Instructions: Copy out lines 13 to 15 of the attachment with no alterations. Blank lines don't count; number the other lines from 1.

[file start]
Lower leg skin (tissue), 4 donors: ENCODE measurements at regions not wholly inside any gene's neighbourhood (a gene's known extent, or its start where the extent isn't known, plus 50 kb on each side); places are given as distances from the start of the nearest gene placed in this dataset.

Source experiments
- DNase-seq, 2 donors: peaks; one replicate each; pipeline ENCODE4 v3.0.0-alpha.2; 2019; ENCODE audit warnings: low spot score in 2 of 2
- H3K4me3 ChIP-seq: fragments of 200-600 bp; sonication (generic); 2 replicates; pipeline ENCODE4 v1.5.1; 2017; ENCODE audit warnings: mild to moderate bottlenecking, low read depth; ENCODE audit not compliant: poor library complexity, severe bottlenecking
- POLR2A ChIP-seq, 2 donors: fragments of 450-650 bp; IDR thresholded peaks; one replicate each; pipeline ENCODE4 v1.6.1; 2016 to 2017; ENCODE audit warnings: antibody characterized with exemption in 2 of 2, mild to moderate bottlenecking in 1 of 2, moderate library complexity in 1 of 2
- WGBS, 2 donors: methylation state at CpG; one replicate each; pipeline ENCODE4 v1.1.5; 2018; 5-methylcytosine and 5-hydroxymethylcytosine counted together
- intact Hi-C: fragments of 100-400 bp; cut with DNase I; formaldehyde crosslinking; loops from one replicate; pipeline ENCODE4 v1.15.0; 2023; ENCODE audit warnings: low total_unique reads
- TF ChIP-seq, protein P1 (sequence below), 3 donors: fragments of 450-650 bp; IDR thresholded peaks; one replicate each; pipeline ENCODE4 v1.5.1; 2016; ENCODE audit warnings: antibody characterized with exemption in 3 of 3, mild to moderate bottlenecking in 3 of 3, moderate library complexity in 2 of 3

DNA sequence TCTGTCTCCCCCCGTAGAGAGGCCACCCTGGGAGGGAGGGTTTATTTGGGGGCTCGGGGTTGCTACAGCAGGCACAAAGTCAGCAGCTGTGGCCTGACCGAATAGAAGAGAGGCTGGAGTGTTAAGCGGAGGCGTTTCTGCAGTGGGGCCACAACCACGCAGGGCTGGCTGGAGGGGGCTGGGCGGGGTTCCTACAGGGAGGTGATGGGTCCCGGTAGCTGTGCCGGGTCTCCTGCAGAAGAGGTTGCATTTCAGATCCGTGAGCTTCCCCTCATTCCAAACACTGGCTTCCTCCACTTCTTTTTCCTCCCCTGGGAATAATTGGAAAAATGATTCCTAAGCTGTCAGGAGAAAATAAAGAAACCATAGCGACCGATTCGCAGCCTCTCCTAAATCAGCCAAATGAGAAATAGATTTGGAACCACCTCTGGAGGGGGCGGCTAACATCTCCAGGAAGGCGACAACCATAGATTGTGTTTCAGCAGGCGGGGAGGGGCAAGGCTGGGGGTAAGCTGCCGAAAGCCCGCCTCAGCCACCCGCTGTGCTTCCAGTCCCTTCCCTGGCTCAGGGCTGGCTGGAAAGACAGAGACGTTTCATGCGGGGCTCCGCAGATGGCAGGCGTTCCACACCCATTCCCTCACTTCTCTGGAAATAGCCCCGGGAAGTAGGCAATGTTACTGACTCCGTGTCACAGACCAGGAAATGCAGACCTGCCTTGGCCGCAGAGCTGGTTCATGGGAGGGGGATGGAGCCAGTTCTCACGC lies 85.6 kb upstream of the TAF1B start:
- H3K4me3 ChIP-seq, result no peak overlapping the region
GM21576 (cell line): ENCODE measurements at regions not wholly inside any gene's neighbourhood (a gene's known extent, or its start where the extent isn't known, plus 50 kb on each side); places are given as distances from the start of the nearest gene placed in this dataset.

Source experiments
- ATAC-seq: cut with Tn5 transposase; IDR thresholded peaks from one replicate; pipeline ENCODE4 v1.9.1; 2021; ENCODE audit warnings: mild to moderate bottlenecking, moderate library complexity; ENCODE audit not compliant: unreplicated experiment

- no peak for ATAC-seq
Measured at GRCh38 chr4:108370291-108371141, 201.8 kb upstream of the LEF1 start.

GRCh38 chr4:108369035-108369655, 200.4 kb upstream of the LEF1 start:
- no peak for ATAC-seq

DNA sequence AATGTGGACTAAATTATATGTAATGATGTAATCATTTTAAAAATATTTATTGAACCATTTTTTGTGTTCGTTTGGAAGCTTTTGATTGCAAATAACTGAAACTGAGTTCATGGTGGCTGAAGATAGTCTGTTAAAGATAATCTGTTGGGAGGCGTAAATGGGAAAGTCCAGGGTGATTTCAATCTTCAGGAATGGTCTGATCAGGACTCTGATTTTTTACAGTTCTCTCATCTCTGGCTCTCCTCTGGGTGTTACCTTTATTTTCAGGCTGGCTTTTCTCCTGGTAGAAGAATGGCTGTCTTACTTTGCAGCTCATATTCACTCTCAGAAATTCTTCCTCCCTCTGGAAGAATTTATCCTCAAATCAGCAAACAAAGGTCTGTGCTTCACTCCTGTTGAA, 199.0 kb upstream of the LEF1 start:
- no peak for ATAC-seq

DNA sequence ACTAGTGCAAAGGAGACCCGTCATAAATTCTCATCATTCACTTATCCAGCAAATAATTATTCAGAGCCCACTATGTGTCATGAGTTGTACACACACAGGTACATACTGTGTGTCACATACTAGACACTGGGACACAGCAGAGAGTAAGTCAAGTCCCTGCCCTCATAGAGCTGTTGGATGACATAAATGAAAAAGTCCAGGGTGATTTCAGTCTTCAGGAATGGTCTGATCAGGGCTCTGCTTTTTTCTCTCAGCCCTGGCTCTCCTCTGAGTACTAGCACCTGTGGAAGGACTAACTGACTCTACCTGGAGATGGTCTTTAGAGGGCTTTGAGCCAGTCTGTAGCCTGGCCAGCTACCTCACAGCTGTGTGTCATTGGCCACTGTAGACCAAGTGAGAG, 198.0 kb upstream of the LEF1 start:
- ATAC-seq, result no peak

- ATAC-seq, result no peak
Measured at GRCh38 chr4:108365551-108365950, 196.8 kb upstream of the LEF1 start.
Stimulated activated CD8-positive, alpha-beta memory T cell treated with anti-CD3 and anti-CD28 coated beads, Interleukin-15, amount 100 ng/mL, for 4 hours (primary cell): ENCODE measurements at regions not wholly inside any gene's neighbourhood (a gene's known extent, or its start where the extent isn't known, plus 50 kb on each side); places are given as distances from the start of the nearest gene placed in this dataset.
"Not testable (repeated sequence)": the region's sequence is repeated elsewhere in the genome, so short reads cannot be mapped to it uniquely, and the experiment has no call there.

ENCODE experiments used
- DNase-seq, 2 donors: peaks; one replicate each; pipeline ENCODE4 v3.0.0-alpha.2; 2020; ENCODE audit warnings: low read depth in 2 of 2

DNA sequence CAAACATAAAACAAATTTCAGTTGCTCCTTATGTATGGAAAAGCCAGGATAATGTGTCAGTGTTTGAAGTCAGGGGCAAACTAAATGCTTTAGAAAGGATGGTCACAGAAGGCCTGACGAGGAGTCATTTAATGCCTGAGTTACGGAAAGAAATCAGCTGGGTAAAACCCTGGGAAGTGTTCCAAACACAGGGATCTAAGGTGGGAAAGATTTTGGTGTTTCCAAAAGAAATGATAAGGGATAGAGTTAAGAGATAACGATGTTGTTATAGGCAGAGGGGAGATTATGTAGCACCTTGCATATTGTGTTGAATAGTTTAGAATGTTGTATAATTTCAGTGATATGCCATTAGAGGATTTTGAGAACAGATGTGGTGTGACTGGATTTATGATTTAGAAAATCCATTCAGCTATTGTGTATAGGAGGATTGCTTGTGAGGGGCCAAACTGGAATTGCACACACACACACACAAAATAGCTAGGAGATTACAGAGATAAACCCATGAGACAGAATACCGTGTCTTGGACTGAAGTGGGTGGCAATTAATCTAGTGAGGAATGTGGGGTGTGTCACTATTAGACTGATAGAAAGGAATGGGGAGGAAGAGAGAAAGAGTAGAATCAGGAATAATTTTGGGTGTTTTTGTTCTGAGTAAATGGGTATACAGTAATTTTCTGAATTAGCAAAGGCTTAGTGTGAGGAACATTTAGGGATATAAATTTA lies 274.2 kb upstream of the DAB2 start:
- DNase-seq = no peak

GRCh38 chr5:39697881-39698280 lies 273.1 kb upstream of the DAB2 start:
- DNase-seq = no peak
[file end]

- ATAC-seq: cut with Tn5 transposase; IDR thresholded peaks from one replicate; pipeline ENCODE4 v1.9.1; 2021; ENCODE audit warnings: mild to moderate bottlenecking, moderate library complexity; ENCODE audit not compliant: unreplicated experiment

- no peak for ATAC-seq
Measured at GRCh38 chr4:108370291-108371141, 201.8 kb upstream of the LEF1 start.